Yup. Lighter, but with a finite fatigue life. An aluminium frame will eventually fail. Steel doesn't have the same drawback. How much of a problem this is in real life is a moot point. I probably won't put enough use into my aluminium bike to get it to a point where it fails, so I'm not too worried. Mega mile monsters might see it differently. Anyway, it has been covered on a multitude of other threads.
 

HJ

Cycling in Scotland
Location
Auld Reekie
Chuffy;42658][QUOTE=bonj said:
Yup. Lighter, but with a finite fatigue life. An aluminium frame will eventually fail. Steel doesn't have the same drawback.
Are you saying that steel doesn't have finite fatigue life? Have you found a way of over coming entropy change?

My last bike had a steel frame and the head tube snapped.
 
Hairy Jock;42995][QUOTE=bonj said:
Yup. Lighter, but with a finite fatigue life. An aluminium frame will eventually fail. Steel doesn't have the same drawback.
Are you saying that steel doesn't have finite fatigue life? Have you found a way of over coming entropy change?
My last bike had a steel frame and the head tube snapped.[/QUOTE]
I'd need to do some truffling about to check, but the gist of the steel vs aluminium debate is that aluminium can take less stress than steel and will fail before steel does, for an equal amount of stress. No, I didn't mean to imply that steel had an infinite fatigue life (in the strict sense of the word) sorry if that was the impression I gave. I'm doing this from thread memory by the way, so iirc applies throughout. Like I said, this has been covered in a number of threads elsewhere.
Did you really mean to call me bonj? Please say you didn't....
 

Chris James

Über Member
Location
Huddersfield
Not sure what you mean by the entropy change comment.

Steel has a fatigue limit, at stresses below this the steel will not grow fatigue cracks regardless of how many times the stress is applied. I haven't read the wikipedia article below (can't be bothered!) but I dare say it will go into this in some detail.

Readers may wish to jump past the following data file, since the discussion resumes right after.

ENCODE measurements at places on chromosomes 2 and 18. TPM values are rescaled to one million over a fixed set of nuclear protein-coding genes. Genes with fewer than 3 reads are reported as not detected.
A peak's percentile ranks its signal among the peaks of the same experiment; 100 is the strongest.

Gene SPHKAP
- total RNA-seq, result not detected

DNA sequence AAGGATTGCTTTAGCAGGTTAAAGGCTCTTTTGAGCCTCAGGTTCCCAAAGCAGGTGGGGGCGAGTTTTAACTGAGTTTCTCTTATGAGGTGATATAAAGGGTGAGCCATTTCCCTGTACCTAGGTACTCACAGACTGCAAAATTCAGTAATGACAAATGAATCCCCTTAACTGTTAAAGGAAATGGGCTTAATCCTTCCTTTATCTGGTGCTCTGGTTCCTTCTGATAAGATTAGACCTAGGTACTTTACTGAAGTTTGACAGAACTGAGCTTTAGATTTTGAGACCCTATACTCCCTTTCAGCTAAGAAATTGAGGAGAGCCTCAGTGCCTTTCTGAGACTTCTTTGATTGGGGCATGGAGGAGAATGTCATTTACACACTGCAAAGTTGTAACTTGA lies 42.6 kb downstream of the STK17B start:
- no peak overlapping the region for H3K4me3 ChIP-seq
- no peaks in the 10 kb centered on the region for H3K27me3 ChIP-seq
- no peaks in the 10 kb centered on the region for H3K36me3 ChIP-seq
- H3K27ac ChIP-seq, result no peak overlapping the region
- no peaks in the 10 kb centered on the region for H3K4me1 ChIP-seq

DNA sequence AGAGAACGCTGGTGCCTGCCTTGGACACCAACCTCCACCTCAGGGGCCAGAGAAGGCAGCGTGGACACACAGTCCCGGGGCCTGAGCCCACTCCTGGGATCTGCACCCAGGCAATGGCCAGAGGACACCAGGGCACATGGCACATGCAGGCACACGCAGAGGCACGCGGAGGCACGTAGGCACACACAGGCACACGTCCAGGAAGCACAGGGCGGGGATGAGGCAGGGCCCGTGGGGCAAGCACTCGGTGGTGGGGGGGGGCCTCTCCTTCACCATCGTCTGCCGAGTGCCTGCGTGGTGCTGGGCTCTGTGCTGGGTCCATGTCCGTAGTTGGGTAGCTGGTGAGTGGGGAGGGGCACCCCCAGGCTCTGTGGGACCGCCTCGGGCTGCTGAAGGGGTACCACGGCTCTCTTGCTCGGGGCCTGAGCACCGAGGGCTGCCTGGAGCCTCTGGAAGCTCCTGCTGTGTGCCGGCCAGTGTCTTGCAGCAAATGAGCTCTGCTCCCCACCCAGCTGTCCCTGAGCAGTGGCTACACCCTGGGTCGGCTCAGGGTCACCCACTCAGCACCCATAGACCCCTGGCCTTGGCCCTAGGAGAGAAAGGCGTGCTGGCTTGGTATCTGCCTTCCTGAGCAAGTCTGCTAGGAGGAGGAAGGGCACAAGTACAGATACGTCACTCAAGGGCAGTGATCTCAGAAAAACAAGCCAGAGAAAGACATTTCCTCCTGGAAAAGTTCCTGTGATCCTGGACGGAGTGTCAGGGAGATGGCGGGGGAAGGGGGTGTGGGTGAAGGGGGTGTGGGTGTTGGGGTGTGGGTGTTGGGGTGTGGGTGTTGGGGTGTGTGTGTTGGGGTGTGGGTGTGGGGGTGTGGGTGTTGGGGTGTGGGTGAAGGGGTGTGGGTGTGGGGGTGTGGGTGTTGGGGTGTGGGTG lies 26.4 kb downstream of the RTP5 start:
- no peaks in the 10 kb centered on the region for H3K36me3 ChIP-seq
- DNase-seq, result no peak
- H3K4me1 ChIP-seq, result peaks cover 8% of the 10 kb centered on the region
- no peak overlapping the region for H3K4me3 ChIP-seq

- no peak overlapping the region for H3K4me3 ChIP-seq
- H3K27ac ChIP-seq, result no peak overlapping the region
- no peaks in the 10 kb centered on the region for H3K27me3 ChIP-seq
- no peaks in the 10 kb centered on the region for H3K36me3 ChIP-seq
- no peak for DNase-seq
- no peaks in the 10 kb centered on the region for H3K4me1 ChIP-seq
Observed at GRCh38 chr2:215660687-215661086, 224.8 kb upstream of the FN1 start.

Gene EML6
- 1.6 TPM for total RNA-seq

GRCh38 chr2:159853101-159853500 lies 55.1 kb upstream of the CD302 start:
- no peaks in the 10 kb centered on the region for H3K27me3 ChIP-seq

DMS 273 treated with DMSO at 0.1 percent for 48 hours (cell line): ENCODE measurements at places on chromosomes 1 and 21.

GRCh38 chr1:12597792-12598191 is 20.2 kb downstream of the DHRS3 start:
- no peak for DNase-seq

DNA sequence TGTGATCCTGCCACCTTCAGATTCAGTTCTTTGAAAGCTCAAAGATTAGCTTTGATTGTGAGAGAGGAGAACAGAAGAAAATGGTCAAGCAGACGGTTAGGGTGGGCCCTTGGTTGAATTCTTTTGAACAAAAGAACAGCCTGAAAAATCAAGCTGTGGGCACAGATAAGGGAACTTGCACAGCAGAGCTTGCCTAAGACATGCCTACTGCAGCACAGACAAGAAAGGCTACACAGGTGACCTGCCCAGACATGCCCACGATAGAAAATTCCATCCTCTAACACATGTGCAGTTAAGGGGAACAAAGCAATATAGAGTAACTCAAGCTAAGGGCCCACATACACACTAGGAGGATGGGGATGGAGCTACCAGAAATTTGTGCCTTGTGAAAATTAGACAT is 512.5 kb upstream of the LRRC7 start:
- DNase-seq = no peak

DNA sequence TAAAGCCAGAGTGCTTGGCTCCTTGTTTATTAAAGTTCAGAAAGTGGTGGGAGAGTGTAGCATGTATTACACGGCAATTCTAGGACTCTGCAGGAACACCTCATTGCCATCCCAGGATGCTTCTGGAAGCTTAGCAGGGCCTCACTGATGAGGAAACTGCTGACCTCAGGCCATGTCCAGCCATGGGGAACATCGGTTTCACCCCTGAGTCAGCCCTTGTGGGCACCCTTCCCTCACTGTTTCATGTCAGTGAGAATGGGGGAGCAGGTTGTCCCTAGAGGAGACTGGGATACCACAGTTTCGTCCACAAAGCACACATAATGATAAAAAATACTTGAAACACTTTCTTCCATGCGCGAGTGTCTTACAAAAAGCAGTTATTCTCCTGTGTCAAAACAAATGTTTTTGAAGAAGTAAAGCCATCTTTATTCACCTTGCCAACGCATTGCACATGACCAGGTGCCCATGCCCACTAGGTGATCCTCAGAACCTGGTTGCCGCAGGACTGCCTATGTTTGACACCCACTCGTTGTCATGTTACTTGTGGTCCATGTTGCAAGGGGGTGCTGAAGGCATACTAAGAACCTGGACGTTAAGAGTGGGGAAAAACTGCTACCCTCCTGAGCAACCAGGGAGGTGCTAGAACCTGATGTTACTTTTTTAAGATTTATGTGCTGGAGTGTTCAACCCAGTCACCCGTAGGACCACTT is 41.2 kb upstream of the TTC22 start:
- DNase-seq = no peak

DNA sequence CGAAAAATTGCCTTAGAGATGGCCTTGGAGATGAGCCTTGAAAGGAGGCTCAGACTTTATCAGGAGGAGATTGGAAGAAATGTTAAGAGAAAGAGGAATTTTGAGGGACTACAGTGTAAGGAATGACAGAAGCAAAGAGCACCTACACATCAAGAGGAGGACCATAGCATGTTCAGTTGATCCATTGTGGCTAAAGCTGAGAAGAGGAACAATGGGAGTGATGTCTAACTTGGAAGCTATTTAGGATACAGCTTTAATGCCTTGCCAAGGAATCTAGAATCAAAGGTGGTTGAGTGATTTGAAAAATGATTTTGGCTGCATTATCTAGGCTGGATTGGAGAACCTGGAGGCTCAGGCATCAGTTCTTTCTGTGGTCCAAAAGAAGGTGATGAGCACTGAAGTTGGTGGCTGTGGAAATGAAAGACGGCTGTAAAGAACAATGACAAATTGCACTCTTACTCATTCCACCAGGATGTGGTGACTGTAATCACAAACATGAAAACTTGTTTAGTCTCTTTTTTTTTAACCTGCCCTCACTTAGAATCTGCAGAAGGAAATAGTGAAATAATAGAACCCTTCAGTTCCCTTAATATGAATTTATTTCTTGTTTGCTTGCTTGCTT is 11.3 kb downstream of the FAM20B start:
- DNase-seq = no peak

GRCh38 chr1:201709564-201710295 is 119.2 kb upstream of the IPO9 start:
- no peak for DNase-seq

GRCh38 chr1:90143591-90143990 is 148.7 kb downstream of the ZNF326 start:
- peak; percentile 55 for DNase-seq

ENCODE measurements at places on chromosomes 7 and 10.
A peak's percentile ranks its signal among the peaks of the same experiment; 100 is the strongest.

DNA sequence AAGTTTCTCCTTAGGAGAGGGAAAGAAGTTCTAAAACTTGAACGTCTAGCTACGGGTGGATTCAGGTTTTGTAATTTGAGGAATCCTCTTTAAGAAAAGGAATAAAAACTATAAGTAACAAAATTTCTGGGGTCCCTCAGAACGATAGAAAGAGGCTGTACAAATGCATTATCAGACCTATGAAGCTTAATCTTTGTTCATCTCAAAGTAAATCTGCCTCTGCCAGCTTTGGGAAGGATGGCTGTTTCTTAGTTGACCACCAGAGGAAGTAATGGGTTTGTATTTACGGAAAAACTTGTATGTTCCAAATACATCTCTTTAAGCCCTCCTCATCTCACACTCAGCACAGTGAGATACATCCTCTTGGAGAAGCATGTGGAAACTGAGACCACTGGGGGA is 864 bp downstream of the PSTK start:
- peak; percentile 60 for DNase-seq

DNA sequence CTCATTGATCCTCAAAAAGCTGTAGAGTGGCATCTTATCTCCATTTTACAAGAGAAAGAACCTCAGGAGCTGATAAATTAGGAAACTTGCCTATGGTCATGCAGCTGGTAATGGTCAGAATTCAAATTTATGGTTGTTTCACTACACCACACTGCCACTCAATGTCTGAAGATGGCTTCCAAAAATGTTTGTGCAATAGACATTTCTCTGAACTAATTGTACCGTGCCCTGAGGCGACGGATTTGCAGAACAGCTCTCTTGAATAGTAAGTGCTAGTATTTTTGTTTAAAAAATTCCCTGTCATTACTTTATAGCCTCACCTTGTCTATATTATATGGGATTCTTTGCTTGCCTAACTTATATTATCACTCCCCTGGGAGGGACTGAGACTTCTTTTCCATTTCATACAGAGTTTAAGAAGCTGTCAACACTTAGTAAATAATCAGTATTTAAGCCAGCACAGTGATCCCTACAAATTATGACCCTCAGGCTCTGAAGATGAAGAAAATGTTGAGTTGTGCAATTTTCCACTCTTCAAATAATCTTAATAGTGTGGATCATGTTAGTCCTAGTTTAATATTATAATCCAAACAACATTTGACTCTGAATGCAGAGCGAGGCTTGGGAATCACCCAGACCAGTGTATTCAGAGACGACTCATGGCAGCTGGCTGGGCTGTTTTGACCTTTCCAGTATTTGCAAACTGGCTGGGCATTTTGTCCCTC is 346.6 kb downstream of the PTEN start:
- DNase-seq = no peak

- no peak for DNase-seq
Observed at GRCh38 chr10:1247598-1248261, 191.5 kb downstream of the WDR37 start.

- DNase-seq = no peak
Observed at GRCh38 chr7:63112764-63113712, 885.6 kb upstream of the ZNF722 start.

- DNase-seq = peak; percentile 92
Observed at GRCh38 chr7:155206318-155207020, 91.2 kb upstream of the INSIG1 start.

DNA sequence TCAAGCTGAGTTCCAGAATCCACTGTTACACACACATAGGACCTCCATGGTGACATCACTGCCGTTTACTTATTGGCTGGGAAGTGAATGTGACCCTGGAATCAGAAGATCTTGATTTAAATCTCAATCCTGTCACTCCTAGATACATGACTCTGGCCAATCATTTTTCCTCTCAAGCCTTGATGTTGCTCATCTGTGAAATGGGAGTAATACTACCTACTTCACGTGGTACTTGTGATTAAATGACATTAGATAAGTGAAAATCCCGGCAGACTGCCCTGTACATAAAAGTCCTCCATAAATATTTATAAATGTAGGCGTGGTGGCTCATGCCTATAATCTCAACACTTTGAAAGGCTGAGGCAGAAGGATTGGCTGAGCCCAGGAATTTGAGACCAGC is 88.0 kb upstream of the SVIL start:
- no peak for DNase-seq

http://en.wikipedia.org/wiki/Metal_fatigue

So if a bike frame is designed from steel with sufficient tube thickness and diameter to ensure that this fatigue limit is never reached then theoretically the bike will last forever! Of course it is not that simple as fatigue is not the only failure mechanism. Corrosion and corrosion-fatigue would both affect steel frames and the method of construction and design can result in the frame being locally stressed to start with.

Equally an aluminium frame can be designed such that the stresses is sees result in a such a long fatigue life that it will effectively 'never' fail by fatigue. But to do this they need thicker and oversized tubes than for steel. Aluminium alloys are also much less strong than steel alloys used for constructing bikes. So, for the same strength frame they need more material.

So even though aluminium alloys are much less dense than steel, the resulting frames are often similar weights. The aluminium frames will tend to have larger diameters and thicker sections, resulting in a stiffer bike. Hence the stereotype of a harsh ride on aluminium and a whippy 531c frame.

The upshot of all this is that good bike frames can be made out of lots of materials. No bikes last for ever and light frames are unlikely to have the longevity of a more heavyweght design, regardless of the material it is constructed from.